Imagine a social network that has no knowledge of its users identities or their communication. That’s the idea that Christina Cacciopo poses in her fascinating blog post about Bitcoin. Given all the concerns and questions about web services using personal data to their advantage, there probably is some market for an anonymous network.
Bitcoin, a digital payment system, allows a user to pay another without Bitcoin parent system having knowledge of who is paying whom. The trick to this kind of network is keeping the both the list of transactions and the list of accounts on users’ computers, instead of in Bitcoin’s cloud. When a user wants to make a payment, she clicks on a name and money is sent to the recipient via the internet, not through a Bitcoin payment network.
The only roles the Bitcoin system serves is to verify user accounts and provide new users with a secure transaction key as well as maintaining the local application logic that accepts and records transactions.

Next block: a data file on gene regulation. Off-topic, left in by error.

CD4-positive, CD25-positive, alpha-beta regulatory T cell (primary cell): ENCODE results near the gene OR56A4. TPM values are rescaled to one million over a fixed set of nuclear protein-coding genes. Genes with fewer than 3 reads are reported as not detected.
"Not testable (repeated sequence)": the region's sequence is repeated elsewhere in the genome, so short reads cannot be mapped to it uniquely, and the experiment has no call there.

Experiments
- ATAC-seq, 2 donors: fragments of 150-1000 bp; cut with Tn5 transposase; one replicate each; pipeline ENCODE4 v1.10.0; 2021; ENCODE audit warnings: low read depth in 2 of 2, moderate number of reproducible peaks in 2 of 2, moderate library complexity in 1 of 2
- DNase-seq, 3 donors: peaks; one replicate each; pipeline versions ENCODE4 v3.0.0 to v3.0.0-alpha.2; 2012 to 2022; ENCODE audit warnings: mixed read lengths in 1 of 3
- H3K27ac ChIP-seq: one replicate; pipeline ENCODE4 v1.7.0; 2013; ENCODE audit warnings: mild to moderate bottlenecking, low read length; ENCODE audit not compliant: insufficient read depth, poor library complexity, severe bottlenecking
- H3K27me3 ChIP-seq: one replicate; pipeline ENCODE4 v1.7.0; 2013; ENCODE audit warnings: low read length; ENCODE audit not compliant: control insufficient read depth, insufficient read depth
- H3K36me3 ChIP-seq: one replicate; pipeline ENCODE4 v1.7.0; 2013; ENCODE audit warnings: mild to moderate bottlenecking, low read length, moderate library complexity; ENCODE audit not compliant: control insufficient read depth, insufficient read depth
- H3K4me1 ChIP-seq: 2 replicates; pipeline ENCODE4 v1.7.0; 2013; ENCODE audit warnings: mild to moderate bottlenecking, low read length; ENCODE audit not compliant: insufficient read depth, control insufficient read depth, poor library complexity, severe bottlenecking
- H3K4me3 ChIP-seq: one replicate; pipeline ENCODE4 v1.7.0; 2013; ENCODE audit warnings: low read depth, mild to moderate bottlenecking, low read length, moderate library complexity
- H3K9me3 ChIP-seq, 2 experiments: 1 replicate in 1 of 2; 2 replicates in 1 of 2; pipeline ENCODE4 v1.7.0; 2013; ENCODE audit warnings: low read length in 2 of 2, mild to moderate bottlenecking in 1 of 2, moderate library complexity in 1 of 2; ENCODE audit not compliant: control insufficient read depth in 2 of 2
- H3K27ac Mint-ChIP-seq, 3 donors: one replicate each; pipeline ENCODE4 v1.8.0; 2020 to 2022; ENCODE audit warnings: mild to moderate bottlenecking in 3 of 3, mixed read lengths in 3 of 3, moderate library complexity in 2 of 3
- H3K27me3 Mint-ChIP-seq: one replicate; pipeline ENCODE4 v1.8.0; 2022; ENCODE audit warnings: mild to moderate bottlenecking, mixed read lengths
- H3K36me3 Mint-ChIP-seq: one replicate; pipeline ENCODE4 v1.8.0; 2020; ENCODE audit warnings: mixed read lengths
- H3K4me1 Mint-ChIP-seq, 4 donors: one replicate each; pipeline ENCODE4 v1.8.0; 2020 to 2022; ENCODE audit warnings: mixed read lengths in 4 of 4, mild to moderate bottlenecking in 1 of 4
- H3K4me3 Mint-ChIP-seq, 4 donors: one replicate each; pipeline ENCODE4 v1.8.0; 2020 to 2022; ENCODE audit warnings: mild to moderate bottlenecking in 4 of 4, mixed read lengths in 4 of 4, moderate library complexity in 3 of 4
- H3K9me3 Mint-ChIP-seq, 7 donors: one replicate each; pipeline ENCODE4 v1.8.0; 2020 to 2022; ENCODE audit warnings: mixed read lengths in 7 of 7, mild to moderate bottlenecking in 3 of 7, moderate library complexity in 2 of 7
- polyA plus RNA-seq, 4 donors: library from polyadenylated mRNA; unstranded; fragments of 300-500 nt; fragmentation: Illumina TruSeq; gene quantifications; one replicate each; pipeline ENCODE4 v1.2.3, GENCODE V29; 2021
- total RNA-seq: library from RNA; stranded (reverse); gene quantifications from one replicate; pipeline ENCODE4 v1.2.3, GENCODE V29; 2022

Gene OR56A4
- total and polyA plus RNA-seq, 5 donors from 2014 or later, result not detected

What if a social network did the same? In other words, what if Facebook didn’t manage and store all your photos and communication, but instead built a client app that did this as a peer-to-peer service like Napster did for music?
One could argue Skype is the closest. After all it is mostly peer-to-peer. But Skype keeps a global address book and sometimes offloads calls to its cloud to ensure quality when peer-to-peer connections are weak. Clearly, a social network without a global address book would suffer much slower growth.
The result would be a more anonymous, potentially more secure system, that would likely be much less valuable a company. Other ramifications are harder to think through but I think targeted ads would be a near impossibility because the service would know far less about its users. A gaming platform might be feasible. Payments may work. But it all depends on the implementation of the client app.
What do you think an anonymous social network might look like? Have you seen any others?